The second dimension of green theory is underpinned by variants of anthropocentric argument. It is important to be sensitive here to gradations within anthropocentrism. Anthropocentric arguments stress that human beings are the sole criterion of value. The value of nature is instrumental in character. However there are many subtle variations within this approach.9 It is important to draw an initial distinction between a deep and pliant anthropocentrism.10 Deep anthropocentrism is indifferent to nature and is largely outside the domain of green theory. Pliant anthropocentrism stresses co-dependency with nature, although still filtered through human interests. The ‘pliant’ perspective leaves traditional normative theory largely unchanged. However new issues and questions are mapped onto the older normative concerns. Green political theory thus takes conventional issues of justice, freedom, equality, citizenship or rights and then adds a green dimension, emphasising co-dependency with nature. This perspective is embodied in the reformist ideas of writers such as R.E. Goodin, John Dryzek and John Barry. In reformism there is a belief that green aims can be achieved through coalitions within existing institutional structures.11
The third issue of this section focuses on ‘linking themes’ in all green theories. Despite the above variance of views, there are four formal themes affirmed by green theories of most shades – although the reformists and radicals tend to configure these themes differently. First, all assert the interdependence or intermeshing of the human species with nature. This is the signature of green political theory. One broad implication of this is that human beings are linked with nature.12 In consequence, there is a tendency to be sceptical about the supreme moral position of human beings. Minimally, value extends beyond human beings. Second, green theories usually think in terms of greater wholes, such as nature, of which we are, in some manner, a part or co-dependent. Third, there is a more sensitised awareness of nature than found in all other conceptions of political theory. Fourth, there is an anxiety about what industrial civilisation is actually doing to nature.
If we focus on the above themes, then the above two green perspectives can be restated with more precision. First, for ecocentric theory we are wholly intermeshed with nature, however, the bulk of contemporary political theory is seen to be premised on a separation between humanity and nature. The supposition often underpinning the separation is that human persons are morally fundamental. Human persons are regarded as morally (not physically) distinct from their natural environment.13 Kantian understanding of human agency and autonomy provides a classical rendering of this point. Kantian freedom, rationality and morality are wholly distinct from ‘natural causation’. The rational agent exists autonomously as an end in herself and stands morally apart from the natural world. Natural objects, or nature in general, can always be treated as a means to an end. The human person is the only entity which can be considered morally as an end in itself.14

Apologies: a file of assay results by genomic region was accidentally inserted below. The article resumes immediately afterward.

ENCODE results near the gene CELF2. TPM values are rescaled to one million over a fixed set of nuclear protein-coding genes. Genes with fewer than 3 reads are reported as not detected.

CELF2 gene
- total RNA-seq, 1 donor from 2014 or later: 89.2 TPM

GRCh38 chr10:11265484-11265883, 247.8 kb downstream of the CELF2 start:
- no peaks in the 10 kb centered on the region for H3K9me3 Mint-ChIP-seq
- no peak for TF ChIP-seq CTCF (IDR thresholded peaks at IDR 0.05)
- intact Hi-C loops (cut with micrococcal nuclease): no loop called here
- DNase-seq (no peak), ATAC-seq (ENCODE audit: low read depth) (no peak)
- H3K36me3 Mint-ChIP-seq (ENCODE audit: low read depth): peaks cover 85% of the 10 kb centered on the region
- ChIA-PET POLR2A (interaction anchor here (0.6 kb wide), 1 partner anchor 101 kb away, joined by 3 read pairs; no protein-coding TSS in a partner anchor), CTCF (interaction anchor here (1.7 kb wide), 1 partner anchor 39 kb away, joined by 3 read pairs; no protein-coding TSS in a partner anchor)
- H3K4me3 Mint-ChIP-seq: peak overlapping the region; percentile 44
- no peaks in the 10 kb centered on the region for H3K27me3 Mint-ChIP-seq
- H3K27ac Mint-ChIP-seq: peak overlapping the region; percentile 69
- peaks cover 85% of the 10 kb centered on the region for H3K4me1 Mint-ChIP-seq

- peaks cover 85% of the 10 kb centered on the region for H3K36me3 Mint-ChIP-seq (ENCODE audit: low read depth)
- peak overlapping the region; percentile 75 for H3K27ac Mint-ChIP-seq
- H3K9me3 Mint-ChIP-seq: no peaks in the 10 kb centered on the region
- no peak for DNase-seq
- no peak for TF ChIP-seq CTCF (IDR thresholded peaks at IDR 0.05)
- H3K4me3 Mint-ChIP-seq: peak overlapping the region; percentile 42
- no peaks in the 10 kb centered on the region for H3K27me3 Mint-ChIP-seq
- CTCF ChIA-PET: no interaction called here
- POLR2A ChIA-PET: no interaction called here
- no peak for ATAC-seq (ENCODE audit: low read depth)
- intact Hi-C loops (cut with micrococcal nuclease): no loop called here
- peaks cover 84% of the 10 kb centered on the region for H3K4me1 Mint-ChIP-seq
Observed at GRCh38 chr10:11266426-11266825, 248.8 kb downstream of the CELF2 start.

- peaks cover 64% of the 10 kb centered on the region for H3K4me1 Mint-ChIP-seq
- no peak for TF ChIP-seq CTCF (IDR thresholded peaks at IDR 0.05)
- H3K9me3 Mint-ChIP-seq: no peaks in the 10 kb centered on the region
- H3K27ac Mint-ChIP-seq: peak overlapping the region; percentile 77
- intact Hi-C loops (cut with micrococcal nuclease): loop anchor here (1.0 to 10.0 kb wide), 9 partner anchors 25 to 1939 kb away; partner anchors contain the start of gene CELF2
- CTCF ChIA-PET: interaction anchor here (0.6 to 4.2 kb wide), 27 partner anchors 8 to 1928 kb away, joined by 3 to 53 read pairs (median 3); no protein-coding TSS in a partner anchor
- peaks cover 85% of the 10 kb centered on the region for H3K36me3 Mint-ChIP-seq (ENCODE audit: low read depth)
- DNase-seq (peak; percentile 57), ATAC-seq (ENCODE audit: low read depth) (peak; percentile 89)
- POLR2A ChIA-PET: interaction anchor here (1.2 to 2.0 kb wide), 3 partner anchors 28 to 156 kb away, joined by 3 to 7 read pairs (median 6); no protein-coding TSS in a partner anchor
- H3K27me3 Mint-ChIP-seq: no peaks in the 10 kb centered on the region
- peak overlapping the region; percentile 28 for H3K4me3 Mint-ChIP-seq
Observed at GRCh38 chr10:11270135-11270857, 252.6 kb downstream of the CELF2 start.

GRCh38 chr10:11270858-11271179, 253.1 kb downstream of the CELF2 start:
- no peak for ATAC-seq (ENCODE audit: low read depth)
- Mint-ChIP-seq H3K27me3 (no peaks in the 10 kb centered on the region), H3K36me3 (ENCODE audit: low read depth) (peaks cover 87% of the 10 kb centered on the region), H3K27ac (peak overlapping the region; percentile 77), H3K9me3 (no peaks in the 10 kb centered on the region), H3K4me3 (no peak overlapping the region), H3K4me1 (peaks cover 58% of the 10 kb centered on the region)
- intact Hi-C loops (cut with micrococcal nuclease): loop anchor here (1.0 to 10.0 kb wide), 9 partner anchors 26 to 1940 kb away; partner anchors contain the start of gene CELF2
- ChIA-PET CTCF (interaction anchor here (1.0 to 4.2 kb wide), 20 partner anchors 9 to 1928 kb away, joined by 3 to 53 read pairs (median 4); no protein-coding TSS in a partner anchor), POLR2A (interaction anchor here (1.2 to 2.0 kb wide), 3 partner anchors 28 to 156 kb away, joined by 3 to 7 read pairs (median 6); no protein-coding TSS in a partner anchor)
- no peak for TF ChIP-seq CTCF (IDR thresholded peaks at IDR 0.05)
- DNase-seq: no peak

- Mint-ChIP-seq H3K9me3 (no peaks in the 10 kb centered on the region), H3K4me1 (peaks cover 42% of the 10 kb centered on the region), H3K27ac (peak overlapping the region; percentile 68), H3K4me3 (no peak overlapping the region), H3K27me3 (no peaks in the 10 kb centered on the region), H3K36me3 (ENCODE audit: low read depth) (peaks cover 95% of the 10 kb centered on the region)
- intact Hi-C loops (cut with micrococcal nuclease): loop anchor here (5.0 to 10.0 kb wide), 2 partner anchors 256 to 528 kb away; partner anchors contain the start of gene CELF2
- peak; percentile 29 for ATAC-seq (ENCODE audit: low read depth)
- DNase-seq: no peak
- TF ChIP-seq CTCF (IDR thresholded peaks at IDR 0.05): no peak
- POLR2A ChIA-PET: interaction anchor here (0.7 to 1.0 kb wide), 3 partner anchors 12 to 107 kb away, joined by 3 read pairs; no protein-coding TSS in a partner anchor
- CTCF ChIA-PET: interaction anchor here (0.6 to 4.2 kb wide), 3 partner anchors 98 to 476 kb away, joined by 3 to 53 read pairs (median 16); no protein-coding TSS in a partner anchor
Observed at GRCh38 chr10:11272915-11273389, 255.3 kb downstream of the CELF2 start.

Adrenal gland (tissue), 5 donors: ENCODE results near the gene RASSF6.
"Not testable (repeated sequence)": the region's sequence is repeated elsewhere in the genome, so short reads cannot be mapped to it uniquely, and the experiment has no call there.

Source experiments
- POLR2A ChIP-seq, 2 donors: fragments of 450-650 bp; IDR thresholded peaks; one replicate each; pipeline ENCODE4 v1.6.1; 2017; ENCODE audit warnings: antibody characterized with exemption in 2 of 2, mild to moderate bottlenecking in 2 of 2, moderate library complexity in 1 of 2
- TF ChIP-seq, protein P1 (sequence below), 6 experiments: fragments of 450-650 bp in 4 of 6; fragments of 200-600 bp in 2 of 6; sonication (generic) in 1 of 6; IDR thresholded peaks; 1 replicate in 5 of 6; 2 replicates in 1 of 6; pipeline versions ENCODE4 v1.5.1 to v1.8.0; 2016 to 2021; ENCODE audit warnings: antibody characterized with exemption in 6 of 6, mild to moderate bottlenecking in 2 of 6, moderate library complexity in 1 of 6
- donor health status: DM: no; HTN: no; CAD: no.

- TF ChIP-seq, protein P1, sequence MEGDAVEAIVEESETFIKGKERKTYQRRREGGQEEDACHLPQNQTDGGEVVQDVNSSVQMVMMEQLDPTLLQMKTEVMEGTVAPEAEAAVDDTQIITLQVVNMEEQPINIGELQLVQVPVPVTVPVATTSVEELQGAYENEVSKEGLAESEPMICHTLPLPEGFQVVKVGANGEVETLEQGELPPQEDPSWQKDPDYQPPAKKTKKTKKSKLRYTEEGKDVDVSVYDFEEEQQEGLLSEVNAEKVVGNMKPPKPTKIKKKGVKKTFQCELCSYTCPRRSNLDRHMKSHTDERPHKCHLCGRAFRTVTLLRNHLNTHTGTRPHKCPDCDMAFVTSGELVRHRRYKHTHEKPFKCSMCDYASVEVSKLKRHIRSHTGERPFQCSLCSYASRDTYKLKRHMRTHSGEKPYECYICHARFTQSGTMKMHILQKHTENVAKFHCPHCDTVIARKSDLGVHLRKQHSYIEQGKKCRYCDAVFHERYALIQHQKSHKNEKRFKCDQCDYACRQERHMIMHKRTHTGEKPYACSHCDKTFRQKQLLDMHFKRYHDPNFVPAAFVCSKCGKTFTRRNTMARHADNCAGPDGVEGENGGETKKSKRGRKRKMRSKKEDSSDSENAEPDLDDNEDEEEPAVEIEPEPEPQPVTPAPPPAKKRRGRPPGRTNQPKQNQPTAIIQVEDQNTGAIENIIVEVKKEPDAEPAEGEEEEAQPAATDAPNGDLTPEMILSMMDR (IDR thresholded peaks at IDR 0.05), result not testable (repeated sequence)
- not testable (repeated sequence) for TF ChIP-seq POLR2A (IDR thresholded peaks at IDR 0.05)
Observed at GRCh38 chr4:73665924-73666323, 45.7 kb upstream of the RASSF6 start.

In reformist theory there is still an underlying unease about the position of human persons, but it is held less stringently. Reformists adhere to the view that one must accept a more realistic anthropocentrism. This is neatly summarised in Robert Goodin’s point that one can be human centred without being human instrumental.15 Further, naturalness, itself, can be a source of value. Goodin suggests, for example, that nature’s independence is crucial to its meaning.16 He remains, though, agnostic over the metaphysical load which might be attached to this ‘independence’. John Dryzek also suggests that the notion of ecological rationality is embedded in an anthropocentric life-support system. He notes that ‘the human life-support capacity of natural systems is the generalisable interest par excellence, standing as it does in logical antecedence to competing normative principles such as utility maximisation or rights protection’.17 Ecological rationality is essentially ‘the capability of ecosystems consistently and effectively to provide the good of human life support’.18 It is important to emphasise here that it is only humans who are involved in the rational ecological dialogue. This is a pliant anthropocentrism mediated through an ecological rationality.19 In sum, despite the anthropocentric focus of reformists, it is still a modified focus, which stresses the need to maintain a stable relation between humanity and nature.